Bubonic plague may have started in Kyrgyzstan, DNA analysis shows

The bubonic plague, a pandemic that may have killed around half of Europe’s population in the 14th century, likely originated from an epidemic in what is now Kyrgyzstan in central Asia.

The DNA of the pathogenic bacteria has been identified in the remains of people buried in the region from the year 1338, less than a decade before the bubonic plague reached European territory.

The genetic material of the microbe from Kyrgyzstan is practically identical to that found in plague victims in Europe, according to a study on the subject which has just been published in the scientific journal Nature. And inscriptions on Asian graves suggest it was already an epidemic – most deaths at this time in the place appear to have been caused by the infection.

The work was coordinated by Maria Spyrou and Johannes Krause, from the Max Planck Institute for Evolutionary Anthropology, Germany, and Philip Slavin, from the University of Stirling (UK).


By combining the new genomic data with what was already known about the archaeological aspects and history of bubonic plague, the study has the potential to end the long-running debate about the origins of the disease, considered the most devastating pandemic in human history.

“We have known for a long time about the existence of these Christian cemeteries in Kyrgyzstan, in which epigraphic materials were found. [inscrições] wonderful,” Slavin told an online press conference.

In the 14th century, although the region was under the domination of the Mongol Empire, the local Christian community adopted the Syriac language (close to Aramaic, which was the mother tongue of Jesus and the apostles) in their texts.

The headstone in one of the graves, with the image of a cross, reads: “Year 1649 [equivalente a 1338 no nosso calendário]the year of the tiger [‘Bars’ na língua turca]. This is the tomb of the faithful Sanmaq. He died of ‘mawtana’ [pestilência, em siríaco]”Similar references appear in two contemporary cemeteries in the Lake Issyk-Kul region, near the mountains on the current border of Kazakhstan.

This index already indicated the Kyrgyz territory as a possible source of bubonic plague, the first reports of which in Europe date back to 1346, in the region of Crimea (now disputed by Russia and Ukraine). The genomes of the bacterium Yersinia pestis found in Christian graves by researchers exhibit exactly the characteristics expected of a close common ancestor of the bacterium that would begin to decimate Europeans a few years later.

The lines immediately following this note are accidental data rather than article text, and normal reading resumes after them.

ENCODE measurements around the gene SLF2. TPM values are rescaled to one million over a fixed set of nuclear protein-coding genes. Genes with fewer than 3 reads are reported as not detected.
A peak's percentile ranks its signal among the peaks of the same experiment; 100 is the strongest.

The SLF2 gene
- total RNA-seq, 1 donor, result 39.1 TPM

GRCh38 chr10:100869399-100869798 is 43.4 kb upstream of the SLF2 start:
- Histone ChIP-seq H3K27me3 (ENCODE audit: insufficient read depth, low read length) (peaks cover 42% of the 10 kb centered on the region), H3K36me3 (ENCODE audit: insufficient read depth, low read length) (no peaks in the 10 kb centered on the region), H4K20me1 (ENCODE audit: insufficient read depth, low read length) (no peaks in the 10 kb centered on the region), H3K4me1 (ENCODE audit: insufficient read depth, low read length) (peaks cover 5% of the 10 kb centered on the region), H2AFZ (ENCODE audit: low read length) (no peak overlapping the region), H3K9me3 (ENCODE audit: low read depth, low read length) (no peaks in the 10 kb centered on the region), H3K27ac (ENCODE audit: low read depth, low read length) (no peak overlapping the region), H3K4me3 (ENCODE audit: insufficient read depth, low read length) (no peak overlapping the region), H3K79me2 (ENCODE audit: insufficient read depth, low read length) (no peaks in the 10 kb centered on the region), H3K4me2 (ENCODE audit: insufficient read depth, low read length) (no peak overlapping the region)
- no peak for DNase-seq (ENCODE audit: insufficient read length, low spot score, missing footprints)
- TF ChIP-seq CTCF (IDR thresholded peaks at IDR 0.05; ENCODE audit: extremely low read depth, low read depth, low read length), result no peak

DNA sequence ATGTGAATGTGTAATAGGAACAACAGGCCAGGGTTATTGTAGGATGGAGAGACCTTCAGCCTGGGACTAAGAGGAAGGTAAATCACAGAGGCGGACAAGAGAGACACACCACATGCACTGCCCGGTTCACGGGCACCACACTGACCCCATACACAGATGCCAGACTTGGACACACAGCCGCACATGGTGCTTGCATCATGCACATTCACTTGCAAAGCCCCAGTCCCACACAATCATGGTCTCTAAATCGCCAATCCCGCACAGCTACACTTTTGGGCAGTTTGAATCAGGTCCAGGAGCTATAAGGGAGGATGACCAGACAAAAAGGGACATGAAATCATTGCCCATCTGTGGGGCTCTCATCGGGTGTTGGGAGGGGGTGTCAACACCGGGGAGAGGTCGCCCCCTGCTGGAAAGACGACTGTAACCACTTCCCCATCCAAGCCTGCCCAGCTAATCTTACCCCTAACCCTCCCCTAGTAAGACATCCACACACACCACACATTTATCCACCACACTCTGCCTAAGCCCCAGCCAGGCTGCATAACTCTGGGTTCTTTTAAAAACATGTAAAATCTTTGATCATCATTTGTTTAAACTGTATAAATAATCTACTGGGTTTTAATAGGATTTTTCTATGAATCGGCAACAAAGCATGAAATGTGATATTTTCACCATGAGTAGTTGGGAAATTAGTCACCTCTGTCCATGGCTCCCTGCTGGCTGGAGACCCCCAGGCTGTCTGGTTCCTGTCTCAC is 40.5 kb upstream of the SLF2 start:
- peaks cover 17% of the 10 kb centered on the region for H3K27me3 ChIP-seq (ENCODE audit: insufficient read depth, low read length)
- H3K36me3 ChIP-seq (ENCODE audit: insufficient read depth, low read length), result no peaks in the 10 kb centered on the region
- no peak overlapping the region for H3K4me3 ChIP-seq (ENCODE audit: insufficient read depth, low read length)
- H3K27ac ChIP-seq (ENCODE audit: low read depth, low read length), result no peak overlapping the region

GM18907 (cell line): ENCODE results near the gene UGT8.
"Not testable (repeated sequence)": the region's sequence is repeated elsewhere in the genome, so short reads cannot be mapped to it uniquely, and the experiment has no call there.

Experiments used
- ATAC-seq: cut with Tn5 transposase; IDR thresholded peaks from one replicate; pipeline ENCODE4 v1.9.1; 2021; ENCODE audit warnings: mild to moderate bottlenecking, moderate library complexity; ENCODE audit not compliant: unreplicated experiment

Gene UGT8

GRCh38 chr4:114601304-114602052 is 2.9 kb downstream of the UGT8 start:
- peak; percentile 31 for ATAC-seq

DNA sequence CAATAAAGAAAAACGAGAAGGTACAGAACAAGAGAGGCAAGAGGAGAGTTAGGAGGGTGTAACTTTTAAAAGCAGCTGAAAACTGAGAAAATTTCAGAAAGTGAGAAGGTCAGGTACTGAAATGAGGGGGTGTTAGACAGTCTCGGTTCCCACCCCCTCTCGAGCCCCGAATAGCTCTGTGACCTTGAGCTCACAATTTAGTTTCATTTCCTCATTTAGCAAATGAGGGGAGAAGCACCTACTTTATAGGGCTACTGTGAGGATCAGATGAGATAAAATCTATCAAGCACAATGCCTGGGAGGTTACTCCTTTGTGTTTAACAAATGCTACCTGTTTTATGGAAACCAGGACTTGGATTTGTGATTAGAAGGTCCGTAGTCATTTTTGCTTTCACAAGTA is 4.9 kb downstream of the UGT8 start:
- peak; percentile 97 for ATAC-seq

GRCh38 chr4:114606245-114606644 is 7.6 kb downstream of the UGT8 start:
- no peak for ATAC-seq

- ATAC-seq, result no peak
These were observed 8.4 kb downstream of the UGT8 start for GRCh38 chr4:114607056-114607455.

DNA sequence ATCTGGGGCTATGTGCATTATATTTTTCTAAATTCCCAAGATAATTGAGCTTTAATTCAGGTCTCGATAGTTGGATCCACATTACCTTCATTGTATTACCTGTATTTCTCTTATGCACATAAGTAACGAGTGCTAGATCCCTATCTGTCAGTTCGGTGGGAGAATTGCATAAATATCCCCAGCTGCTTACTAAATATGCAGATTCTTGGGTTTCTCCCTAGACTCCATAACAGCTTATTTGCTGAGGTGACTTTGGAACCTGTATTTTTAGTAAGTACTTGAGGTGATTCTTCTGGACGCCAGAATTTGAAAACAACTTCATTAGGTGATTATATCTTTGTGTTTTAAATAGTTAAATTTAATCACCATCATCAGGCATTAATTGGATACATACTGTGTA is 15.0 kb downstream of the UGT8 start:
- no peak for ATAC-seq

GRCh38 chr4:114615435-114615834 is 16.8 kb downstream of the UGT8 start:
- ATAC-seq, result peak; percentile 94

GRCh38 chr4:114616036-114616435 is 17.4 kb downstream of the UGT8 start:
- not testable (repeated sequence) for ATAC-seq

Additionally, very similar strains of the microbe are still circulating in wild rodent (marmot) populations in Kyrgyzstan. Animals are considered the natural reservoir of the bacteria – nowadays humans are only infected when they come into contact with animals.


If the place may seem relatively remote and unknown today, it is important to remember that the situation at the end of the Middle Ages was very different.

“We are talking about a community of merchants who had long-distance connections to many different places, judging by the artifacts found by archaeologists in the area,” Slavin recalls.

The list includes objects from the Pacific and Mediterranean coasts, China (relatively close to the cemeteries) and the Middle East. And the very Christian group to which the dead belonged, the Nestorian Church, was spread across a wide area of ​​Eurasia, reaching as far as India. The unifying presence of the Mongol Empire also facilitated trade.

In other words, these connections may well have facilitated the spread of the initial outbreak westward. Exactly when the pandemic hit is a little more complicated to explain, however.

“In a way, it’s a perfect storm that brings together a lot of random factors,” says Johannes Krause. “An important element is that it had been several centuries since an epidemic of bubonic plague had affected Europe, which means that in the 14th century the bacterium began to infect a population which had no natural defense against her.”

lack of cleanliness

Another central factor is, of course, the why of Europeans and other peoples of the time. The main form of transmission of the disease was the bite of fleas carried by rats. In other words, filthy towns filled with people living with rats due to poor hygiene were jam-packed for the spread of disease.

“In fact, fleas only ended up sucking blood from humans when rats died by weight. In other words, people were just collateral damage from a rodent pandemic, in a sense “, explains Krause.

The main signs of the disease were the so-called buboes, a significant inflammation of the lymph nodes in the groin, neck and armpits. Those infected had a high fever, vomited blood and died within days.

Although sporadic cases still occur today, the immense improvement in hygienic conditions and the availability of antibiotics have put an end to outbreaks of bubonic plague, at least for now. (Reinaldo Jose Lopes / Folhapress)

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